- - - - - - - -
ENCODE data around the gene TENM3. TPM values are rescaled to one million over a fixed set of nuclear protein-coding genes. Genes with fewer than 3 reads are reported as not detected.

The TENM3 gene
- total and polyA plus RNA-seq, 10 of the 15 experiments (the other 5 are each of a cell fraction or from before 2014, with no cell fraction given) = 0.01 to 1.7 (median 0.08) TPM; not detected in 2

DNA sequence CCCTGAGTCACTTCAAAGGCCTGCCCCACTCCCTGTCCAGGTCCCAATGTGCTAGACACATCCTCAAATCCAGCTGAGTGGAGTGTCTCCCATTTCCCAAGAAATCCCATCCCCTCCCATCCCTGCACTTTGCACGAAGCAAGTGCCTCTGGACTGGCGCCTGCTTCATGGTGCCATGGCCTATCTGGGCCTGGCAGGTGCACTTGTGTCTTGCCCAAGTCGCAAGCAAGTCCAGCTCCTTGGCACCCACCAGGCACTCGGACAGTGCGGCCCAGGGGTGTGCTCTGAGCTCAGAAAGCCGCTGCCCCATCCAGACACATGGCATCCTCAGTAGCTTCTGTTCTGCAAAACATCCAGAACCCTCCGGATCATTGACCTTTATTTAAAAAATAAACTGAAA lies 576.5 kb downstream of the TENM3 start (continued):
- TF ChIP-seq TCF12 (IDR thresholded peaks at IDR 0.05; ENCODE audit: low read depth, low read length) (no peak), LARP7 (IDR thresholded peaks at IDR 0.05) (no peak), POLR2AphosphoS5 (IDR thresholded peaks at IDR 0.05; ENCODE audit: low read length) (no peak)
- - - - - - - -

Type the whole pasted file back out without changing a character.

ENCODE data around the gene TENM3. TPM values are rescaled to one million over a fixed set of nuclear protein-coding genes. Genes with fewer than 3 reads are reported as not detected.

The TENM3 gene
- total and polyA plus RNA-seq, 10 of the 15 experiments (the other 5 are each of a cell fraction or from before 2014, with no cell fraction given) = 0.01 to 1.7 (median 0.08) TPM; not detected in 2

DNA sequence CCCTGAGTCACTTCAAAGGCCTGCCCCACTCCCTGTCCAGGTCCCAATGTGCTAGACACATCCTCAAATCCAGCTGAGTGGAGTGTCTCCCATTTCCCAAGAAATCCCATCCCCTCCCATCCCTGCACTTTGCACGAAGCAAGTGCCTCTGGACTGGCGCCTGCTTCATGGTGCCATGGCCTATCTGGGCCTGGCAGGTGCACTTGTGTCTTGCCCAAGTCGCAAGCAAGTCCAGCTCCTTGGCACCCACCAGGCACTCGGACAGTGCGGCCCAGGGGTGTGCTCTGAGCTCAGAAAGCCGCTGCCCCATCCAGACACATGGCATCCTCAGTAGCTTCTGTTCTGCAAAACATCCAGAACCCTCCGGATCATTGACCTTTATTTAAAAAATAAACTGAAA lies 576.5 kb downstream of the TENM3 start (continued):
- TF ChIP-seq TCF12 (IDR thresholded peaks at IDR 0.05; ENCODE audit: low read depth, low read length) (no peak), LARP7 (IDR thresholded peaks at IDR 0.05) (no peak), POLR2AphosphoS5 (IDR thresholded peaks at IDR 0.05; ENCODE audit: low read length) (no peak)